Success for individualised cancer vaccine

German biotech company Biontech AG has published positive clinical results for its individualised cancer vaccine Ivac mutanome in patients with late-stage melanoma.


It could be the next step in individualised cancer immunotherapy. German Biontech AG announced positive phase I trial results, published in Nature, demonstrating its RNA vaccine Ivac induces immunogenicity as well as promising anti-tumour activity in high-risk patients with late-stage melanoma. The study is considered as the world’s first with a personalised mRNA vaccine. Ivac is directed against multiple neo-epitopes unique for each patient, which were identified by an analysis of the tumour tissue of the respective patient. The clinical study included 13 patients with melanoma. “Each patient developed immune responses against multiple vaccine targets. This suggests that in principle, it may be possible to train a patient’s immune system to help fight their cancer across a wide array of tumour types,” said Ugur Sahin, Founder and CEO of Biontech. Eight of the 13 patients remained tumour-free after 23 months and five patients had tumour relapses before starting neo-epitope vaccination.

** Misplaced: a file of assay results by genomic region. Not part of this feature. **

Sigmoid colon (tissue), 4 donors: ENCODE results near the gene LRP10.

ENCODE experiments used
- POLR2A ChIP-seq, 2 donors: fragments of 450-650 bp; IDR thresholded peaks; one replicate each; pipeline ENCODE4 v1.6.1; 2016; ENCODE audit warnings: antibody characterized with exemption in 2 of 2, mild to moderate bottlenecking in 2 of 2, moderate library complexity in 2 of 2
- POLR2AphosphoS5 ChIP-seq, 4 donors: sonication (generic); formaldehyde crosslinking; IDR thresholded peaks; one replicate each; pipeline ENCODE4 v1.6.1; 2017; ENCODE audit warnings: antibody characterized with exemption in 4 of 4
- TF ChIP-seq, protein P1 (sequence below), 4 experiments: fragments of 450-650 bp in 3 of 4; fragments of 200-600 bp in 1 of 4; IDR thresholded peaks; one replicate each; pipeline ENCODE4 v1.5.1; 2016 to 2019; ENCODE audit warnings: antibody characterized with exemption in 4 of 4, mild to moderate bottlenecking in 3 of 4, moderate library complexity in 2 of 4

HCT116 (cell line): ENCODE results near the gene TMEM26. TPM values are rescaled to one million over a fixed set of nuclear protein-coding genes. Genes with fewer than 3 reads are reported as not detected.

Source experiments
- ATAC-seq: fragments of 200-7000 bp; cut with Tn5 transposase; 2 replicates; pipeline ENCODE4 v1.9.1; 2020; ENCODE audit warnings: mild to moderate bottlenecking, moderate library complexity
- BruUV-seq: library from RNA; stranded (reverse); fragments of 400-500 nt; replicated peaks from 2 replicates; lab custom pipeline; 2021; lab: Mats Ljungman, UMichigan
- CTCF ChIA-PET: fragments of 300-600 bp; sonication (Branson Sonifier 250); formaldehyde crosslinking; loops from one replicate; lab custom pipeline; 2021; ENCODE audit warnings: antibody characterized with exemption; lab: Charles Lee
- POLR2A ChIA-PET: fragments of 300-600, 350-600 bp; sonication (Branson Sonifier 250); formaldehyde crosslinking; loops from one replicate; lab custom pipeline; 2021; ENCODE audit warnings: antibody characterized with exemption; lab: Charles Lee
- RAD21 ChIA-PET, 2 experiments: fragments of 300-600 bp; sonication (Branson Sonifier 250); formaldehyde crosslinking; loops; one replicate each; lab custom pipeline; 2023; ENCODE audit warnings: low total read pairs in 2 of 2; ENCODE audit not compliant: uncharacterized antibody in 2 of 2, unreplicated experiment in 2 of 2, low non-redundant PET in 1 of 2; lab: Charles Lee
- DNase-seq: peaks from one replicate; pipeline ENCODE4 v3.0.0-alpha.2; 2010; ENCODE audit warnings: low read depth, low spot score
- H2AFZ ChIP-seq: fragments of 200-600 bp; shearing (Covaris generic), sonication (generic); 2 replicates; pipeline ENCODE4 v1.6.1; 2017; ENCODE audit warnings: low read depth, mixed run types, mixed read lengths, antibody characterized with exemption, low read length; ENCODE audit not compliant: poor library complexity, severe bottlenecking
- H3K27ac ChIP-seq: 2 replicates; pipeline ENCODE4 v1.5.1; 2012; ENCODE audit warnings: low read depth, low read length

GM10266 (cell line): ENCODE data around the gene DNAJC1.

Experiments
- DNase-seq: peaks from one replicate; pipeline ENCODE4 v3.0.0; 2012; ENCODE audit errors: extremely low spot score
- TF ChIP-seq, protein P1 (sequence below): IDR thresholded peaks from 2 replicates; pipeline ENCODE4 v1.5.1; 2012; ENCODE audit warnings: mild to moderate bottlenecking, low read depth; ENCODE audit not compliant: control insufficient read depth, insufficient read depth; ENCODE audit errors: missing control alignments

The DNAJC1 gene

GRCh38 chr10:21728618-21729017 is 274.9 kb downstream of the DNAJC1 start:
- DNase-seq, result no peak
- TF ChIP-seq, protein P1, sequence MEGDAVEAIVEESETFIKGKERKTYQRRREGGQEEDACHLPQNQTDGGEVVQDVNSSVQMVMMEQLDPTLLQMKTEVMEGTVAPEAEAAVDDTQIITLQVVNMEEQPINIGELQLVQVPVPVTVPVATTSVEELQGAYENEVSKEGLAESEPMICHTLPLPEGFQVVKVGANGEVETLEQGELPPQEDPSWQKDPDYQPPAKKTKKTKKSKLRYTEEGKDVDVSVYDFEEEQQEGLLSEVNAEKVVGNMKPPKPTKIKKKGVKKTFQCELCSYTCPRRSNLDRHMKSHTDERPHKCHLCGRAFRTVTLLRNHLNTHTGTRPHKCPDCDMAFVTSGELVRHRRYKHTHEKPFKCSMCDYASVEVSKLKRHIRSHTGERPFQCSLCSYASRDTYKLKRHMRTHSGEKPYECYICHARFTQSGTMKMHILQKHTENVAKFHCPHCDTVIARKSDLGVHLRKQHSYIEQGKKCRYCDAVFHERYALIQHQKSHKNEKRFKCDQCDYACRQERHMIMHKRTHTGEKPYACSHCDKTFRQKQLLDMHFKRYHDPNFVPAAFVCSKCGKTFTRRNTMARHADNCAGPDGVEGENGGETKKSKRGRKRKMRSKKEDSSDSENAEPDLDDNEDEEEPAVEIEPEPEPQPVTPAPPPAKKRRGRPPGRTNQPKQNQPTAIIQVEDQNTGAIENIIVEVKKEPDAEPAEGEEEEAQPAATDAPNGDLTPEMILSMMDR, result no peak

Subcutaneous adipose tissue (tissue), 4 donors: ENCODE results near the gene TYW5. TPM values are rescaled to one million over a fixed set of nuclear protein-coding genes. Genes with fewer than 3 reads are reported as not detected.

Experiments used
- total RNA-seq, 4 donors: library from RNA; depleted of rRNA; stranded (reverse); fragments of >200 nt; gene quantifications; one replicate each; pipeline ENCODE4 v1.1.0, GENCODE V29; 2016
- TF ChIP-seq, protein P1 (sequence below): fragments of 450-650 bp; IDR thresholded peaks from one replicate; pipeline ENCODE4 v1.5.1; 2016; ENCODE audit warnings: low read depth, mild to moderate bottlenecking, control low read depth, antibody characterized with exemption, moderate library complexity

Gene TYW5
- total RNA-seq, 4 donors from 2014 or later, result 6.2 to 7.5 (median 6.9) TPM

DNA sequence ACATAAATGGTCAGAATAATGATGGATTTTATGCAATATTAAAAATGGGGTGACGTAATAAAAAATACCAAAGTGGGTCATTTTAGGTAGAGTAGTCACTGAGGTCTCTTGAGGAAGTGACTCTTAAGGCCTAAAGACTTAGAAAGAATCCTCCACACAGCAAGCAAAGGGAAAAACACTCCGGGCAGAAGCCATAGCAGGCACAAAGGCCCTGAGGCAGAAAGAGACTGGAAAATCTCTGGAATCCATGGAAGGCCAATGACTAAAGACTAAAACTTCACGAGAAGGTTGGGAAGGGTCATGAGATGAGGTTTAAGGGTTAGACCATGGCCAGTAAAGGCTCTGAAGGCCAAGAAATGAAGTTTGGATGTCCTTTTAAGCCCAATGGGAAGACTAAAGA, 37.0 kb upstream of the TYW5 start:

However, the production of the vaccine is complex: First of all individual mutations (neo-epitopes) have to be identified in conventional tumour biopsies using next generation sequencing and a computer-assisted analysis. This method enables the prediction of potentially suitable target structures for the vaccine. Following than is the design and production of the RNA vaccine that encodes several patient-specific neo-epitopes.

Since 2016 Biontech’s Ivac platform is being developed in collaboration with Genentech, a member of the Roche Group. The companies are currently working with health authorities in the US and other countries to validate, standardise, and apply the entire process. „While our study documents early findings, additional trials are needed to further evaluate safety, clinical efficacy over time and across larger patient cohorts,” states Sahin.


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